Notability provides the ability to annotate, doodle, draw, write, or do just about anything else you would want to with your Apple Pencil and iPad Pro. Although it’s not quite as robust as some other options on the Play Store, there are some features that can be found by either snooping around or diving into the included tutorial.
All the usual suspects are available including annotating PDF’s and changing the color and size of your writing tips. However, you can also add audio, web clips, import/export, and even choose the color of paper and style you want.
Finally, and perhaps the biggest benefit is that there is an accompanying Mac app. This gives you access to everything whether you’re on the go, in the office, or at home. The price tag is well worth the investment.
If not for a recent update, Nebo would probably have been left off the list. However, it’s here due to the update to Nebo 2.0, which includes an “improved neural network, global search across library” and more.
Nebo not only allows you to take notes, create sketches and diagrams, but also allows you to solve calculations and convert your documents to whatever you need. Naturally, you can adjust the size and color of your pen, as well as creating more than a few notebooks for organization.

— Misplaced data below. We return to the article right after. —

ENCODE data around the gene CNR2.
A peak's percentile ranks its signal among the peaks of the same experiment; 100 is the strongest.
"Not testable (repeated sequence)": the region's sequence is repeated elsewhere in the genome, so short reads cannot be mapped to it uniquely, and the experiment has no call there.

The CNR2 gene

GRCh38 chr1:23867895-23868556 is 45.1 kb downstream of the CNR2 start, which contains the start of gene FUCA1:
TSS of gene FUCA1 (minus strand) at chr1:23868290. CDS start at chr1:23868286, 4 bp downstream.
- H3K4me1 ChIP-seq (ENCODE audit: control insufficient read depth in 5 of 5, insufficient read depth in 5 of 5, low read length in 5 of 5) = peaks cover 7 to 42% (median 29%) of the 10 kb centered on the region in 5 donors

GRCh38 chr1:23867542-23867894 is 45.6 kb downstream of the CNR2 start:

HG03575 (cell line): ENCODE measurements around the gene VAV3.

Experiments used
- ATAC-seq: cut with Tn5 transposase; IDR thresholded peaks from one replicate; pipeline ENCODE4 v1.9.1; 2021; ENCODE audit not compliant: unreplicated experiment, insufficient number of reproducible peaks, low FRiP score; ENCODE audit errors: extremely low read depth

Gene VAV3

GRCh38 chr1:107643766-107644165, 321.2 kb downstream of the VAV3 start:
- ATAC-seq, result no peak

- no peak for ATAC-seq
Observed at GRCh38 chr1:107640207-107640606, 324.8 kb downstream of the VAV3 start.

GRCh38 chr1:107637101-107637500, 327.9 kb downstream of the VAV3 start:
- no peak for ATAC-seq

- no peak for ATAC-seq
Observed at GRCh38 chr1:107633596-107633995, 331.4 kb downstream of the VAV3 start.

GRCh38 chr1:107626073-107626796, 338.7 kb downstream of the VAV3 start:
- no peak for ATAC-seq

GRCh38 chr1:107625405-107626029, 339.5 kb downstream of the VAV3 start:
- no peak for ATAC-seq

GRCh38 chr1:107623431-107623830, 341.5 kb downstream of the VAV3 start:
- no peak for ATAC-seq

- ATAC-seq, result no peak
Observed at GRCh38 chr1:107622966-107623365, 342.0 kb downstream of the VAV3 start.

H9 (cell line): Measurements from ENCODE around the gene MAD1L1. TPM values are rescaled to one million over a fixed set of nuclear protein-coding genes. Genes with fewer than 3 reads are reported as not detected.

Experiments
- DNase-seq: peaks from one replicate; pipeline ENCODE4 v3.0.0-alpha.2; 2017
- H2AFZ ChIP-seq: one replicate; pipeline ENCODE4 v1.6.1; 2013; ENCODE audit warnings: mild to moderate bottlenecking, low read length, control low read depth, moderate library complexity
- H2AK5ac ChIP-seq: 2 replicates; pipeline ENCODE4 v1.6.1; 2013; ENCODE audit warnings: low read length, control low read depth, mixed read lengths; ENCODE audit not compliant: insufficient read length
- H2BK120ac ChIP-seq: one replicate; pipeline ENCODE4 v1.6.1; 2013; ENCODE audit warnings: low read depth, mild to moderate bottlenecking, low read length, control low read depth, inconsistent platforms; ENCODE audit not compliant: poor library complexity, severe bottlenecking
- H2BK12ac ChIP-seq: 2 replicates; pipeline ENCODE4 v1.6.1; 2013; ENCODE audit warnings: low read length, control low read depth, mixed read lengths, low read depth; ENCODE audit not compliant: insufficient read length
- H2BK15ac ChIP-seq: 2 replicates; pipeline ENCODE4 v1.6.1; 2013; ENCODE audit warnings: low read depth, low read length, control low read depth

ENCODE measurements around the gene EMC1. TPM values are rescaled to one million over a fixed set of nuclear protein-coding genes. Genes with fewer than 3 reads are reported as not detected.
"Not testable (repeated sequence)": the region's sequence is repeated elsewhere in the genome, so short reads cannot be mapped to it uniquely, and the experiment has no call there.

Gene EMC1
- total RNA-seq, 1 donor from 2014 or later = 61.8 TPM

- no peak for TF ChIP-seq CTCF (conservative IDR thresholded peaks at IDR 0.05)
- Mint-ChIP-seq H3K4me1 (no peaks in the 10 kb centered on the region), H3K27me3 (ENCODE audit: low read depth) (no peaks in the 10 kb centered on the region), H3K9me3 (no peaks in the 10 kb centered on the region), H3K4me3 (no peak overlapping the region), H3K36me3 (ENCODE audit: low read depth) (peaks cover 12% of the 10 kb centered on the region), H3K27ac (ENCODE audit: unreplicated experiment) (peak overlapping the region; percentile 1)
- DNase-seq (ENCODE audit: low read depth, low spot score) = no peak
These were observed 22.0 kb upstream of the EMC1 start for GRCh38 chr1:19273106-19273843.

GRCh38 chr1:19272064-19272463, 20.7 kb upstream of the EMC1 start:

Keeping with the aforementioned update for a moment, MyScript has vastly improved the sharing features of Nebo. You can now jot a note, convert the text, and have it sent through Messages, Mail, or even Twitter. Pretty nifty.
As is the case with Notability, the $7.99 price tag is well worth the investment.
There will never be a shortage of note-taking apps that arrive on the App Store. That means that there is a lot of variety to choose from, which is good and bad for some. However, we aim to make life a bit easier and hope you have finally found the best note-taking app for you.
If there’s an app that wasn’t mentioned, feel free to give us a shout and we’ll be sure to check it out. Additionally, if you have any questions, just let us know and we’ll be more than happy to help.
Andrew is a freelance writer based on the East Coast of the US.
He has written for a variety of sites over the years, including iMore, Android Central, Phandroid, and a few others. Now, he spends his days working for an HVAC company, while moonlighting as a freelance writer at night.